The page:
Using Target Scan5.0 (Lewis et al., 2005), we found that miR-K12-2 shares the same seed sequence as miR-1183 (unpublished data). The function of miR-1183 is poorly understood. Further study is needed to confirm whether miR-K12-2 is the true ortholog of miR-1183, and to determine the function of these two miRNAs in KSHV infection.

Functions of Viral miRNA in KSHV Infection

Identifying Targets of KSHV-Encoded MiRNA

Studying the function of a particular miRNA can begin by simply predicting targets using software such as TargetScan, PicTar, or DIANA MicroT (Krek et al., 2005; Lewis et al., 2005; Maragkakis et al., 2009). These programs are based on the qualitative and quantitative properties and the thermodynamic nature of the miRNA/target heteroduplex (Lieber and Haas, 2011). However, most of these algorithms are not optimized for viral miRNAs and can yield many false-positive viral miRNA targets.

Laganà and colleagues developed the program miRiam, modified for prediction of viral miRNA targets. miRiam uses both thermodynamic features and empirical constraints to predict interactions between viral miRNAs and human targets. It exploits target mRNA secondary structure accessibility and interaction rules, inferred from validated miRNA/mRNA pairs. A set of target genes for EBV and KSHV miRNAs that are involved in apoptosis and cell-cycle regulation was identified using miRiam (Lagana et al., 2010).

In addition to bioinformatic methods, high throughput gene profile technologies such as cDNA microarrays can be used to identify viral miRNA targets. In an early study, Samols et al. (2007) performed gene expression profiling in cells stably expressing KSHV-encoded miRNAs, and identified a set of 81 genes whose expression was significantly changed in the presence of miRNAs. To increase the accuracy of this method, Ziegelbauer et al. developed a tandem array-based expression screening method to identify KSHV miRNA targets. Their approach is based on multiple screens that examine small changes in transcript abundance under different conditions of miRNA expression or inhibition, followed by searching the identified transcripts for seed sequence matches. They identified Bcl2-associated factor BCLAF1 as a target for multiple KSHV miRNAs (Ziegelbauer et al., 2009). In addition to cDNA microarrays, protein profiling technologies such as stable isotope-labeling by amino acids, or SILAC, in cell culture are also being used to identify miRNA targets (Vinther et al., 2006).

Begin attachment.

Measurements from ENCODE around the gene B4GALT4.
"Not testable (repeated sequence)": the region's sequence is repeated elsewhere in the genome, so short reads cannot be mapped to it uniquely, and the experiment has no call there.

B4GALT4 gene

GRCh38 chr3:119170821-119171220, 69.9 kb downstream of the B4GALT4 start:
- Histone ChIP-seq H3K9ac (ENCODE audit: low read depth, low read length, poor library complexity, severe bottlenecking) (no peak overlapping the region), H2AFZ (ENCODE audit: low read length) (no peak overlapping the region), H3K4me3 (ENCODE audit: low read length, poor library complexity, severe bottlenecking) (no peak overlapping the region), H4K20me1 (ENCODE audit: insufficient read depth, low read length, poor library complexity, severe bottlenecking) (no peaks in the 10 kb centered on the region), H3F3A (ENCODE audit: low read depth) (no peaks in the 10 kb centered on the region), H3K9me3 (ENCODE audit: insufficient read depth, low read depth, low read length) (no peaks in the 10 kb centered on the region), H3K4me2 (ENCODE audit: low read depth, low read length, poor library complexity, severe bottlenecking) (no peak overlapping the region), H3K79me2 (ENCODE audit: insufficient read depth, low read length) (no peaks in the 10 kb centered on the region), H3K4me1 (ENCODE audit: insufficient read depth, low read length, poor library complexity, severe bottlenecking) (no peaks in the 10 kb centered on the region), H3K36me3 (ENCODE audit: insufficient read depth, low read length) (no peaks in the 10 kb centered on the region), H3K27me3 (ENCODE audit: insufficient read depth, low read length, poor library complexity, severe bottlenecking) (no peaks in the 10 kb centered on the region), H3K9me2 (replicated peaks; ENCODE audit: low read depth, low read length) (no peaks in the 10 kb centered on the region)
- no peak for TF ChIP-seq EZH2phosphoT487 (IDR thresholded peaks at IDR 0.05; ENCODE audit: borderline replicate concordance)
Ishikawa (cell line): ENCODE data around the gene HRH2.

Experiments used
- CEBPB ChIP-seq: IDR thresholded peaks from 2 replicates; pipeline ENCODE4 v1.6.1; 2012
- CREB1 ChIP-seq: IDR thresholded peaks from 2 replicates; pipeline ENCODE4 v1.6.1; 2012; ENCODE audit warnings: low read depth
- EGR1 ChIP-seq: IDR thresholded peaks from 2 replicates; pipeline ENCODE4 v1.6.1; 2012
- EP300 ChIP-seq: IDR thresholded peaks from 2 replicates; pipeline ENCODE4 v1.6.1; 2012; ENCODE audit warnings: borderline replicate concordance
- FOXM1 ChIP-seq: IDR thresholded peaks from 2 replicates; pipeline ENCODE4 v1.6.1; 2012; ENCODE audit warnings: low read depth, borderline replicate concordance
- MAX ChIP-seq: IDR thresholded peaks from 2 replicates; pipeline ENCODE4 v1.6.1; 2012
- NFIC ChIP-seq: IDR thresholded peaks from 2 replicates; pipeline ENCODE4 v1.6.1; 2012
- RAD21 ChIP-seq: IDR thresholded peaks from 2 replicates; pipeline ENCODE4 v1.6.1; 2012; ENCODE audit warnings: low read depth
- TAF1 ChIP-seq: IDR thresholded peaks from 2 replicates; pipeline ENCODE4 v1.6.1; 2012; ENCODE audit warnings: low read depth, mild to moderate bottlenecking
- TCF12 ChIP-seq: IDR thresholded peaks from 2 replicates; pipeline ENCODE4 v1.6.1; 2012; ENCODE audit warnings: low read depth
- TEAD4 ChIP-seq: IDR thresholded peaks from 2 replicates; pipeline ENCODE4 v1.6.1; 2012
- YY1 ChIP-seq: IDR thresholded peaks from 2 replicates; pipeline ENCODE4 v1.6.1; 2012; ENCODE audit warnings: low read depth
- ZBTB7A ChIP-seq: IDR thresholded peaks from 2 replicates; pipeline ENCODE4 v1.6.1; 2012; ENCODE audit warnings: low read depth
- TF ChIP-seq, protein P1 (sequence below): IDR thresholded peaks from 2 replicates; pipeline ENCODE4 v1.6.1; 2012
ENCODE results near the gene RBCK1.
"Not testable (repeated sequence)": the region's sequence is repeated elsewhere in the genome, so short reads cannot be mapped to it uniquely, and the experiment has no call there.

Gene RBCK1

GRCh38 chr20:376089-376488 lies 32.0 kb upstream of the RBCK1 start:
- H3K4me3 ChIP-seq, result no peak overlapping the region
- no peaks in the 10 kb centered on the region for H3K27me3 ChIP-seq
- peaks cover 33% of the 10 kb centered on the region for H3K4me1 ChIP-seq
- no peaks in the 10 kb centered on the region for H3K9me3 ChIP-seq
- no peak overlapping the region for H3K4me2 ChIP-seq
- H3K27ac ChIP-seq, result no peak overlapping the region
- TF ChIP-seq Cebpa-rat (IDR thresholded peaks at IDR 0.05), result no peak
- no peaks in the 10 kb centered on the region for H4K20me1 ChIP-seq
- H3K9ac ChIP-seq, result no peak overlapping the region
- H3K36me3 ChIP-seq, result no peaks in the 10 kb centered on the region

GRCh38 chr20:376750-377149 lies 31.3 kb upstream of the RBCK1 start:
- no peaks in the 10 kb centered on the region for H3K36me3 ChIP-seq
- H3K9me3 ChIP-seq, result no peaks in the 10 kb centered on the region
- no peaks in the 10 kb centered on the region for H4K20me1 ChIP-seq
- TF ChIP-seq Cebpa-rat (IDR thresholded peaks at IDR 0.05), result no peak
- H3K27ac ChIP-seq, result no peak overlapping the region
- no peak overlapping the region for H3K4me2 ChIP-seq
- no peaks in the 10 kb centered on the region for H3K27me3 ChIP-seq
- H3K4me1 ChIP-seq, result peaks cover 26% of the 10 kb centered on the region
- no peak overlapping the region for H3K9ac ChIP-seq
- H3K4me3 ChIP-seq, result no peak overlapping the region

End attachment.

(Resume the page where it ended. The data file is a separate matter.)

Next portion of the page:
A more direct identification of miRNA targets can be achieved by immunoprecipitation (IP) of Argonaute protein-containing complexes followed by microarray analysis of the associated mRNAs, in a method called RIP-chip (Keene et al., 2006; Beitzinger et al., 2007). Dolken et al. (2010) used Ago2-based RIP-chip to identify transcripts targeted by KSHV miRNAs (n = 114), EBV miRNAs (n = 44), and cellular miRNAs (n = 2337) in six latently infected or stably transduced human B-cell lines. Now, high throughput sequencing of RNA isolated by cross-linking IP of Argonaute-containing complexes, or Ago-HITS-CLIP; (Chi et al., 2009) and photoactivatable, ribonucleoside-enhanced cross-linking and IP, or PAR-CLIP (Hafner et al., 2010), have been developed to identify targets for host and viral miRNA more precisely. A summary of methods to identify miRNA targets is in Figure 2.

FIGURE 2
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Figure 2. Methods to identify miRNA targets.

KSHV MiRNAs and Viral Life Cycle Control

The idea that viral miRNA is involved in viral latency regulation first came from the finding that SV40-encoded miR-S1 targets the viral large T-antigen (Sullivan et al., 2005). This results in reduced expression of viral T-antigen but not infectious virus relative to that generated from a miRNA deletion mutant (Sullivan et al., 2005). In HSV-1, studies showed that two miRNAs encoded by HSV-1, miR-H2-3p, and miR-H6, facilitate the establishment and maintenance of viral latency by targeting viral immediate early transactivators ICP0 and ICP4.5, respectively (Umbach et al., 2008). Similar results in HSV-2, found that miR-β contributes to viral latency control through silencing ICP0 expression (Tang et al., 2009). Studies in HCMV showed that virus-encoded miR-UL112-1 controls viral latency by inhibiting the viral immediate early gene 72 (IE72; Murphy et al., 2008). The authors predicted that other herpesviruses might use a similar strategy to control viral latency.